Cost-Effective Renovations and Other Improvements for Creating More Energy Efficient Homes

By Joshua G. Bassett
2009, Vol. 1 No. 10 | pg. 1/1

Just by flipping through television channels or walking through the aisles of a grocery store, it is easy to see that the popularity of “Green” and “Sustainable” lifestyles is growing everyday. With an impending energy crisis on our hands, people want to find ways to reduce their energy consumption, and a major benefit of that is saving money on energy costs. People who want to make their home more energy efficient need to understand that it can be done without “going green”. On the Planet Green channel there are shows like Greenovate or World’s Greenest Homes that showcase homes that are (or are in the process of becoming) Green and Sustainable. The problem with these shows are that they show people who have budgets of anywhere from $40,000-$100,000 and even more than that sometimes, and a good amount is spent on sustainability.

The idea that you can only have an energy efficient home if you spend a ton of money is perpetuated by these shows. Making your home more energy efficient can seem like a daunting and expensive undertaking, but it doesn’t have to be. If one decides to focus only on energy efficiency, they can make cost-effective decisions about the changes that they will make to their home. The goal here is not to discourage sustainable living, but to let people know that they can create an energy efficient home without spending more on all the bells and whistles that go along with sustainability. By knowing the small things that can be done, the larger-scale renovations, knowing how to use the environment around you to save energy, and differentiating between efficiency and sustainability will save money and reduce the impact a home makes on the environment.

There are a few simple things that can be done in one’s home to immediately begin reducing energy costs. There are the obvious things, such as turning out the lights when leaving a room or keeping the air conditioning around 72°-76° in the summer and in the mid-low 60’s in the winter (or whatever makes the most sense according for the local climate). An air conditioning unit running at 65° in the summer or 80° in the winter will cause the utility bill to skyrocket. When using the refrigerator, deciding what is needed before opening the door rather than perusing through while the cold air rushes out can save a good amount in electricity. These things are all common sense and only require awareness and will power.

Other simple things that can be done to improve energy efficiency in the home are replacing incandescent light bulbs with compact fluorescent lights (CFLs). Incandescent lights produce a lot of heat and use a lot of energy. CFLs can produce an equivalent amount of lighting while using much less wattage and last much longer. A standard incandescent light produces 13 lumens per watt and have a lifetime of 1000 hours. A compact fluorescent produces 60 lumens per watt with a lifetime of 7,500 hours (Harland 1999:89). Using the light from the outside can reduce how much electricity is needed to light a house. Light reflects more off lighter colors than dark colors, so painting walls and ceilings light colors also allows for the lighting to reflect better (Smith 2004:71). White walls will have a .85 reflectance (85% of light will be reflected), while a lighter color like yellow or cream will have a reflectance of around .65, and a dark color will only reflect 20% of the light (Thomas 1996: 98).

For windows that allow significant heat transfer, dark, thick curtains or shades can be used to limit the amount of heat lost from or absorbed into the house (Scheller 1979:136). Make sure that doors and windows have a snug, airtight fit. If not, apply weather stripping to the edges of doors and windows, and apply caulk to any cracks around window seals (Chiras 2004:58).  Air filters need to be cleaned regularly and should be replaced about once a year to keep air conditioning units running efficiently (Scheller 1979:118). While cooking, smaller items can be cooked in a toaster oven instead of the full-sized oven. Leaks account for 14% of water use in residential buildings, so tightening the pipes is an easy way of saving money (Wells 2007: 47). Save even more water by installing showerheads that use less water. These are things that can be done for little or no cost and can have significant effects on an electric bill.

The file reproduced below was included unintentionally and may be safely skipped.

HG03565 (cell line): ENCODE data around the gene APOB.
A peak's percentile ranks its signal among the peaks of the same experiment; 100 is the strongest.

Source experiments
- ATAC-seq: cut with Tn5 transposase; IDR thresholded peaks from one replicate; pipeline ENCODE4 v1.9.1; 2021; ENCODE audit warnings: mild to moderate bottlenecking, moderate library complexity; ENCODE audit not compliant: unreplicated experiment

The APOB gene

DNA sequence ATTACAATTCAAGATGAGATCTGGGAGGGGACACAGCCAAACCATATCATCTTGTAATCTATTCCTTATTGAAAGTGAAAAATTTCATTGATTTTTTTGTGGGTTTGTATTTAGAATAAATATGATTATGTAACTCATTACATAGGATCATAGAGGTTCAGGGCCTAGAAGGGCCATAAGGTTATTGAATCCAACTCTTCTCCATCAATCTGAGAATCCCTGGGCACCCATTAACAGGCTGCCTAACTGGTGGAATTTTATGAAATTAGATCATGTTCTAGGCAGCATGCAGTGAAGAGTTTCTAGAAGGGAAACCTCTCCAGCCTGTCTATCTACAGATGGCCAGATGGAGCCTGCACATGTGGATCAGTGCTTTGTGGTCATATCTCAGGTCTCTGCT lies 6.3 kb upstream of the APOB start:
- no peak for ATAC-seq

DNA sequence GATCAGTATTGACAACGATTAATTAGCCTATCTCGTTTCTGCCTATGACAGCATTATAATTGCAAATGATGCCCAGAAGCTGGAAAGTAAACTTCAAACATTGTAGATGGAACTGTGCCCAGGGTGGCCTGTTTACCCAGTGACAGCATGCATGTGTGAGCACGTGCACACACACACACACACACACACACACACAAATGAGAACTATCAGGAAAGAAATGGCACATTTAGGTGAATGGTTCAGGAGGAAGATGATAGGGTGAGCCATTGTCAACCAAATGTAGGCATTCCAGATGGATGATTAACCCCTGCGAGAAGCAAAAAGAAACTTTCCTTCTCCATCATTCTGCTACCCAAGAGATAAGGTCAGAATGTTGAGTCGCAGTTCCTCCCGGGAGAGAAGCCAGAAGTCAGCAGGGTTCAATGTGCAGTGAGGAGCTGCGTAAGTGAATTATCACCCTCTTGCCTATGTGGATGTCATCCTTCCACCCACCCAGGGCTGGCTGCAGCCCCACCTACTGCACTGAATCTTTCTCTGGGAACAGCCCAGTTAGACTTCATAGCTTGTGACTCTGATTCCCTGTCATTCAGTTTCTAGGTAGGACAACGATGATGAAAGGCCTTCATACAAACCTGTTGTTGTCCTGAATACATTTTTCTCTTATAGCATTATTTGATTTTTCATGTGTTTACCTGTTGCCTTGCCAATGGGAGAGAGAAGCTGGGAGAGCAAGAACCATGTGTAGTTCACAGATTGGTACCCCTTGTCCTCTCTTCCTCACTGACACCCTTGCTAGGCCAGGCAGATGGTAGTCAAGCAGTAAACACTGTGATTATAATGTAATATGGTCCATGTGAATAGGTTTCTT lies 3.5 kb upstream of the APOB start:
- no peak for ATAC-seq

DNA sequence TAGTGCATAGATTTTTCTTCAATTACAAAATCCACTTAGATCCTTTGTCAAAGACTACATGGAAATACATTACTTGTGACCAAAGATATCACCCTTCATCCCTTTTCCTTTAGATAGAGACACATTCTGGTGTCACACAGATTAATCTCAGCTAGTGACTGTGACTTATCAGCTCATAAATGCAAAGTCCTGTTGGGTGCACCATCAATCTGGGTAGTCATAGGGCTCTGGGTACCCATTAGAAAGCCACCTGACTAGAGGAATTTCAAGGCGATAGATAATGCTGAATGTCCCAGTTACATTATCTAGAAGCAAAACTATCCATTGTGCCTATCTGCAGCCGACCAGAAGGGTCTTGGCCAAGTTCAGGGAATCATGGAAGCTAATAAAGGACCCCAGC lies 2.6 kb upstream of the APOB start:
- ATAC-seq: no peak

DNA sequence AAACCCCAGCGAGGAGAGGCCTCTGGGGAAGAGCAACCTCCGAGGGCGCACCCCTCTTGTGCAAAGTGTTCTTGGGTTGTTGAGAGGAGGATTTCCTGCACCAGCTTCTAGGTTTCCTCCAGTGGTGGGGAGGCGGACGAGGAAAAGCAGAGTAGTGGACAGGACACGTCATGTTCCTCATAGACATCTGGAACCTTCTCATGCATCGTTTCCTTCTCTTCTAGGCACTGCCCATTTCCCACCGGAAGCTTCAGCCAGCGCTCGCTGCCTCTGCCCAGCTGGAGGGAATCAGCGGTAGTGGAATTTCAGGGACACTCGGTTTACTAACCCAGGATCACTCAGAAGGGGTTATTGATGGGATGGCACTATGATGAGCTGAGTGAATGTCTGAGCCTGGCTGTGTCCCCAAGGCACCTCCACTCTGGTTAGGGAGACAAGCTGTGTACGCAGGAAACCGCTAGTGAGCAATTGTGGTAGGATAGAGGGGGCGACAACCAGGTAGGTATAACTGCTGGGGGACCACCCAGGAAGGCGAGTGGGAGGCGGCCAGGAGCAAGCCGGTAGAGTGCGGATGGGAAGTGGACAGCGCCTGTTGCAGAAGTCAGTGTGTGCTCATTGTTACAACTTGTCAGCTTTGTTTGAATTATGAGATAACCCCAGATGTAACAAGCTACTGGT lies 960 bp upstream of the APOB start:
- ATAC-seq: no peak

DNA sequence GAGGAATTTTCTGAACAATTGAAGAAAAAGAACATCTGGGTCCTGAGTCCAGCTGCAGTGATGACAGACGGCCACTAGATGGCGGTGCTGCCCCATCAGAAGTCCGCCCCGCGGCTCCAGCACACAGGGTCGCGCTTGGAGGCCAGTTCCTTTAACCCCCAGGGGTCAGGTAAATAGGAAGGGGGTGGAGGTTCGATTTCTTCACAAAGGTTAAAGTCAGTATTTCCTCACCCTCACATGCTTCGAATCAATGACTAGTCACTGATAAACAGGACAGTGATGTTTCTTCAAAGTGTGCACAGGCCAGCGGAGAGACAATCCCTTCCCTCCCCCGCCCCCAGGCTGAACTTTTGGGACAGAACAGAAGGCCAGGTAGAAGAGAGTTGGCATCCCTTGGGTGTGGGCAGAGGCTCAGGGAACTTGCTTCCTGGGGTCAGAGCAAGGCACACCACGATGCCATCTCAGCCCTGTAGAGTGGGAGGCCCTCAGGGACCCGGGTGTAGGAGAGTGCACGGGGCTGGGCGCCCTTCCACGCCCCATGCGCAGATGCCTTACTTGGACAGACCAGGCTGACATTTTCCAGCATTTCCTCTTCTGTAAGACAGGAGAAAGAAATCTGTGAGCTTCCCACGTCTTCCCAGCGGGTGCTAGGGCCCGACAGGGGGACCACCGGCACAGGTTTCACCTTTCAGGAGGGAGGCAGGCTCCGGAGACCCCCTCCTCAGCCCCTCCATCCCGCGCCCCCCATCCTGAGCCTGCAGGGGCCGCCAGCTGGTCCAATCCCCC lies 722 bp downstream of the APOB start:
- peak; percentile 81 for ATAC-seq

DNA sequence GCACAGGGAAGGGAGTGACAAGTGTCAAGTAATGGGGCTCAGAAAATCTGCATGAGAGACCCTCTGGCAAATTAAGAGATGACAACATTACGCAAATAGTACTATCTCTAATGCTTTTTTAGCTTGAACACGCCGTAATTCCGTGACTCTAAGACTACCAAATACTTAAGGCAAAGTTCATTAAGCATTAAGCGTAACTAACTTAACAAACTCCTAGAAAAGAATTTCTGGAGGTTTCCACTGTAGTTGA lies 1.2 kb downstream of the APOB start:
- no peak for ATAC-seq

Home renovations can be very costly, but knowing exactly what needs to be done to lower energy costs can help one make informed decisions. Having a home energy audit either by the homeowner or a professional can be very helpful in determining what can be done to improve energy efficiency. These audits focus on weatherization, or weatherproofing, which protects a home from the outside elements. The audit results can help one decide what type of weatherization renovations may be needed. The average cost of work done is $2,500. On average, savings are 2.2 times what is spent on weatherization (DOE 2009). Whether the audit is done by the homeowner or a professional, a very common fix is applying or replacing insulation. Good insulation can reduce an energy bill dramatically, and if a home was built with poor insulation, new insulation could reduce air conditioning costs up to 50% (Smith 1999:7). 

There are many different options for insulation, each providing their own benefits, and since all homes and climates are different, it is up to the homeowner to decide which type of insulation is the best fit. Insulating the attic, in between walls and under floors are very effective in preventing the outside temperature from influencing the temperature inside of the house, and is usually less than $2 per square foot. An audit may reveal that the siding or roofing of the house needs to be replaced. Siding and roofing can be even more important than insulation because the less heat that makes it through the roof or siding, the less heat the insulation needs to keep in.